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un Water Facts un Water Facts W ater is an essential component in the generation of electricity, from steam-driven turbines to hydroelectric power, and finding new ways to protect water resources and use them more efficiently is a priority for Georgia Power and the electric utility industry. Georgia Power, in partnership with the Electric Power Research Institute, Southern Research Institute and other generation companies, created the Water Research Center at Plant Bowen near Cartersville, Ga., to identify technologies that will reduce, conserve and improve the quality of water returned to the environment from power plants. The Water Research Center focuses on seven distinct research areas of study, such as moisture recovery, carbon technology water issues and solid landfill water management, among others. The first-of-its-kind research facility is expected to yield industry wide insights that will help minimize the use and increase conservation of this valuable natural resource. GP1303099
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W un Water Facts - Georgia Power

Dec 28, 2021

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un Water Facts
un Water Facts
W ater is an essential component in the generation of electricity, from steam-driven
turbines to hydroelectric power, and finding new ways to protect water resources and use them more efficiently is a priority for Georgia Power and the electric utility industry.
Georgia Power, in partnership with the Electric Power Research Institute, Southern Research Institute and other generation companies, created the Water Research Center at Plant Bowen near Cartersville, Ga., to identify technologies that will reduce, conserve and improve the quality of water returned to the environment from power plants.
The Water Research Center focuses on seven distinct research areas of study, such as moisture recovery, carbon technology water issues and solid landfill water management, among others. The first-of-its-kind research facility is expected to yield industry wide insights that will help minimize the use and increase conservation of this valuable natural resource.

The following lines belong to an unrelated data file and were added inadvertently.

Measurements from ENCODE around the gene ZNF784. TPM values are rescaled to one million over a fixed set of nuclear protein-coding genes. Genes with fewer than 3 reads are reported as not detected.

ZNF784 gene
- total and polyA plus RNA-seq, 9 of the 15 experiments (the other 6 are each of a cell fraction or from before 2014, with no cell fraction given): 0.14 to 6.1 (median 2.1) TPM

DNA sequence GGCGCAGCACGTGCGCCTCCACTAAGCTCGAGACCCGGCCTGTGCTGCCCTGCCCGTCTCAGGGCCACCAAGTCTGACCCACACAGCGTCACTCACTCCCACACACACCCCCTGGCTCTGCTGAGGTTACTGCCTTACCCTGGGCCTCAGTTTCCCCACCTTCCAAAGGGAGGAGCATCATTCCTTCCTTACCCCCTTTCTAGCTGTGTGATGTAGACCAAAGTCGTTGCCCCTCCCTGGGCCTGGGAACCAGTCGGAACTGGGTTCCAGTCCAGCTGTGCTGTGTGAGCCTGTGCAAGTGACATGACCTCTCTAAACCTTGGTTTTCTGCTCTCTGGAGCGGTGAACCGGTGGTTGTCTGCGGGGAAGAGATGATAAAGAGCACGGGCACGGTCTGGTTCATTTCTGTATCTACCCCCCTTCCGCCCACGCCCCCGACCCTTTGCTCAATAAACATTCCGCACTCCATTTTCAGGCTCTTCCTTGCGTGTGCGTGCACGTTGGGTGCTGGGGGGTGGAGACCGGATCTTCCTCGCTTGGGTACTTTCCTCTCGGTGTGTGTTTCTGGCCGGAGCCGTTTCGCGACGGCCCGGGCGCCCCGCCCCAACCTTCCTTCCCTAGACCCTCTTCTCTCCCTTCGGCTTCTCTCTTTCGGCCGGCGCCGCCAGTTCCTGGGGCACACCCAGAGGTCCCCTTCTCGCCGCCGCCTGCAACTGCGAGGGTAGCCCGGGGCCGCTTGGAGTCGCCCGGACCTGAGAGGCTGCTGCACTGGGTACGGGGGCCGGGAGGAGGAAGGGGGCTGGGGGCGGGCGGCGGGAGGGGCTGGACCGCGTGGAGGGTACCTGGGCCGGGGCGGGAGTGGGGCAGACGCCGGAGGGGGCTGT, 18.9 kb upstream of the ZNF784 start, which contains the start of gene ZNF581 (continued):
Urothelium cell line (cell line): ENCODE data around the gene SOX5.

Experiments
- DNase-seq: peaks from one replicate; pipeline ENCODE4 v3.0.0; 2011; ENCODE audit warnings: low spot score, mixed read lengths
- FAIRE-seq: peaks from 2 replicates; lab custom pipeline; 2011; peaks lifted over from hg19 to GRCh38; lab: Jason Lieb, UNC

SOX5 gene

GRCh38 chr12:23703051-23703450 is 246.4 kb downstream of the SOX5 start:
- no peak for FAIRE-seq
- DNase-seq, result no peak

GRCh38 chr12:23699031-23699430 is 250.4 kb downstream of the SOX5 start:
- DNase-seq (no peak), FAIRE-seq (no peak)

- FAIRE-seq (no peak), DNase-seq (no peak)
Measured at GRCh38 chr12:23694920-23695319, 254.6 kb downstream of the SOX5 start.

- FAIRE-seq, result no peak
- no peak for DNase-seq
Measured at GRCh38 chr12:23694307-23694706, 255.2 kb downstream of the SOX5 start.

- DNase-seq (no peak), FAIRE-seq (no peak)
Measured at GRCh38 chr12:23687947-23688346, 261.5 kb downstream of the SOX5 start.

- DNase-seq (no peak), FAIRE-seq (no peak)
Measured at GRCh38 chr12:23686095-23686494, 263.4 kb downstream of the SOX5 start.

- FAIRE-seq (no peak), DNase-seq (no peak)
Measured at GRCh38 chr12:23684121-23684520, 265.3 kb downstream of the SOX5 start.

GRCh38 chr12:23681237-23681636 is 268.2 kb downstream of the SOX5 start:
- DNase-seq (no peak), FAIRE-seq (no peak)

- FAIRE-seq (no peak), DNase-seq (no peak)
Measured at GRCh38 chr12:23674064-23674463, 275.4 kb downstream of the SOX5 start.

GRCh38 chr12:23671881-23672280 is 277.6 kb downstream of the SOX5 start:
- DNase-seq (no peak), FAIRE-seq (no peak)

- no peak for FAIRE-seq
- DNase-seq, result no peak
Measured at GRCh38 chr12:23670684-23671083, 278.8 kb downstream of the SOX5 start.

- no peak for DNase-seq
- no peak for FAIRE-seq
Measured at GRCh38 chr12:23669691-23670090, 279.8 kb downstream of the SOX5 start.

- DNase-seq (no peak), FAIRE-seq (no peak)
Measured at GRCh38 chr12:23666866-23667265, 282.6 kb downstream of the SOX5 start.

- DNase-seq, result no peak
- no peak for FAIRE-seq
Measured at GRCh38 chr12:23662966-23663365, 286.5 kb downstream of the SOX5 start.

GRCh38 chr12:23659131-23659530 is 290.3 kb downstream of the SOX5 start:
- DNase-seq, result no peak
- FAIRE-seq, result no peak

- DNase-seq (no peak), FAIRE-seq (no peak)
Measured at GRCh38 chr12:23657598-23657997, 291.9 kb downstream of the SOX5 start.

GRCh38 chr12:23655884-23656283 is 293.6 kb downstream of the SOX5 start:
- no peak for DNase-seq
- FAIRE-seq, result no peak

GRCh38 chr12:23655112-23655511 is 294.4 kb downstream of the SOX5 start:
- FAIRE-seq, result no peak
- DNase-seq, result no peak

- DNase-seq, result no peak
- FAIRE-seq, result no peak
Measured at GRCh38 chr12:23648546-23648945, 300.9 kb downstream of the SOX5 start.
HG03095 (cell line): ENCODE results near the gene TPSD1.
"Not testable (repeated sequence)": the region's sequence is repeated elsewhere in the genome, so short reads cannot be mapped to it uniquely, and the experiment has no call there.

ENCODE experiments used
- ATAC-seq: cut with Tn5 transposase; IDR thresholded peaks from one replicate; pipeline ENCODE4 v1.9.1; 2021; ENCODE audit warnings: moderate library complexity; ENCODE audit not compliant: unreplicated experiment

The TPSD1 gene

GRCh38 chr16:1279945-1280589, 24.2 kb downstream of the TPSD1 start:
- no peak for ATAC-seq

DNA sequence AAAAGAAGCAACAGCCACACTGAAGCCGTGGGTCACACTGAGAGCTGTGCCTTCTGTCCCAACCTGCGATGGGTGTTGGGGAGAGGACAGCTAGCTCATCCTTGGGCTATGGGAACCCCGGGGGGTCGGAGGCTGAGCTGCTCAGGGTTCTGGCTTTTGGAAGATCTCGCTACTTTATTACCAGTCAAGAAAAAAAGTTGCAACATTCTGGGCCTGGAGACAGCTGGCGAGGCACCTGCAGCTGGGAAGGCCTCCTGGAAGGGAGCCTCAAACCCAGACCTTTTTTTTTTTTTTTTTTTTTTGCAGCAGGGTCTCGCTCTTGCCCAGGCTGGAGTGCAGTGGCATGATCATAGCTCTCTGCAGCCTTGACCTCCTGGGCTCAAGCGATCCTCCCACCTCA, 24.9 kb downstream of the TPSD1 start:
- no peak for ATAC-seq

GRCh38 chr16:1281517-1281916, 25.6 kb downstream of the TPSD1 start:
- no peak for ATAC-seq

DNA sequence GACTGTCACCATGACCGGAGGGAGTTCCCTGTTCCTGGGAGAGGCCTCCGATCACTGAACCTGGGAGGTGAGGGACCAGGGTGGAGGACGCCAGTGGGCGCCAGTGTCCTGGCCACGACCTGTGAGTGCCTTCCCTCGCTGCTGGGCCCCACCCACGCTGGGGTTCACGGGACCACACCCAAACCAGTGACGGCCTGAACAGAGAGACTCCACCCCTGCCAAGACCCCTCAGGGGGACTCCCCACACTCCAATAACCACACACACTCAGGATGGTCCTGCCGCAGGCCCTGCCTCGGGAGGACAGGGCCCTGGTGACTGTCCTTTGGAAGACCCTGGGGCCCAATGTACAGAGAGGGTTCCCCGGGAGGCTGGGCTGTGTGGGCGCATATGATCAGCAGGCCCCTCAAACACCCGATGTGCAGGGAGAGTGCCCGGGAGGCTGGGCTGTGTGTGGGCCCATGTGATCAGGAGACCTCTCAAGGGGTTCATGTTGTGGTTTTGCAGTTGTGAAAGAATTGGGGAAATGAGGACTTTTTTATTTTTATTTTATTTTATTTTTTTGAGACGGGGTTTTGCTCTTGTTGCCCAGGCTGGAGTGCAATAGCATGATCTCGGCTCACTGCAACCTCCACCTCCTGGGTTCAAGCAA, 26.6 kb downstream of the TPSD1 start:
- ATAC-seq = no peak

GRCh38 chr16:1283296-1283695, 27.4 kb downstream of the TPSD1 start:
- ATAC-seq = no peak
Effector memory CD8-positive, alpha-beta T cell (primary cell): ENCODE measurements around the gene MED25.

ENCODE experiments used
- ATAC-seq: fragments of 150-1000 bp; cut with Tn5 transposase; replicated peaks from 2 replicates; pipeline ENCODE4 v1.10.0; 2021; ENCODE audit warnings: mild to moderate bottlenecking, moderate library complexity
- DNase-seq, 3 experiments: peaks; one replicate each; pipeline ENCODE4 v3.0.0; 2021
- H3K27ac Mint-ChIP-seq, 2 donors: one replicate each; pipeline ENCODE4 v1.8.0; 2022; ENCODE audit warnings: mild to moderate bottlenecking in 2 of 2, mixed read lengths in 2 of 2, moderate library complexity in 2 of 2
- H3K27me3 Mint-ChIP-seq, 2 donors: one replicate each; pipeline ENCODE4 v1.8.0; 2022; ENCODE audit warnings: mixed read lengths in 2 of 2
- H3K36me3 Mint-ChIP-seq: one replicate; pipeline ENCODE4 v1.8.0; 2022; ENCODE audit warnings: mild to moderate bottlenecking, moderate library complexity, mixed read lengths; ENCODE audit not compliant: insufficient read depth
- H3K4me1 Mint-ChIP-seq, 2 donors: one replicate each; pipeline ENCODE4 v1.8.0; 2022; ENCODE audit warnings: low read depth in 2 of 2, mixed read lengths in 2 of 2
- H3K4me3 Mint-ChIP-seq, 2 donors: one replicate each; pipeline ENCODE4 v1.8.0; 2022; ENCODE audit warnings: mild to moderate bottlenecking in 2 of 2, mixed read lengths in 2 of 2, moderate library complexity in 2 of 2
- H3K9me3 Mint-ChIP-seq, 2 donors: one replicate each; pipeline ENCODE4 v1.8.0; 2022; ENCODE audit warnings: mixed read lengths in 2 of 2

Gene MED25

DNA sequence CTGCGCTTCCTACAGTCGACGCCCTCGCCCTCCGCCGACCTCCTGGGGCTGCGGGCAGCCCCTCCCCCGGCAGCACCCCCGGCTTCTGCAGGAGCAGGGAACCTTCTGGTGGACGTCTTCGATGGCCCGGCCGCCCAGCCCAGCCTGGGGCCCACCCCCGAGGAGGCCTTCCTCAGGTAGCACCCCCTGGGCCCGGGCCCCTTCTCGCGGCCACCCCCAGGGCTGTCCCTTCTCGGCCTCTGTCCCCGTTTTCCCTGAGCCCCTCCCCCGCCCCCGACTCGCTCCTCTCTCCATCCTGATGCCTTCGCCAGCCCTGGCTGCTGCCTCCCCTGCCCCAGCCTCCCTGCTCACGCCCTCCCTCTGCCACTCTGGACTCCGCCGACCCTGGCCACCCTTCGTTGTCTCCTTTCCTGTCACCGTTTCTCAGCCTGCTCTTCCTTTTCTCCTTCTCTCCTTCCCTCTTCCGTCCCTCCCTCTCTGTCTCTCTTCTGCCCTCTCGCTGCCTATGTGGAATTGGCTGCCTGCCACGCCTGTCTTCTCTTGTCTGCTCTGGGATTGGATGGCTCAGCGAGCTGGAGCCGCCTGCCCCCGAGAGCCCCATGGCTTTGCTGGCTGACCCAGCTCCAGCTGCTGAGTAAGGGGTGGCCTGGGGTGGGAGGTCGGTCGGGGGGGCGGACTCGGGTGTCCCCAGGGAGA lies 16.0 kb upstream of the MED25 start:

GP1303099
Georgia Power withdraws approximately 1.3 billion gallons of water per day from Georgia’s public waterways, but returns about 90 percent (or 1.1 billion gallons) of it back to its source.
Georgia Power’s plants consume about three-fourths of a gallon of water through evaporation from
its cooling towers to generate one kilowatt-hour of electricity.
About 26 gallons of water a day – or a half-filled bath tub – are needed to generate the electricity for a typical Georgia home.
Each cooling tower at Plant Bowen circulates
about 300,000 gallons of water per minute – the same amount circulated by the Georgia Aquarium in one minute. That’s also enough water to fill an Olympic-size swimming pool in
about two minutes.
id You Know? id You Know?
Virtually all of the water consumed in electricity production at Georgia Power coal-fired generating plants is lost through evaporation from cooling towers. That equates to about 156 million gallons per day, or the volume of three Georgia Power headquarters.
Consumption is the difference between water withdrawn and water returned to the source, which is then available for downstream water demands.
In 2012, Plant Bowen’s operation reduced the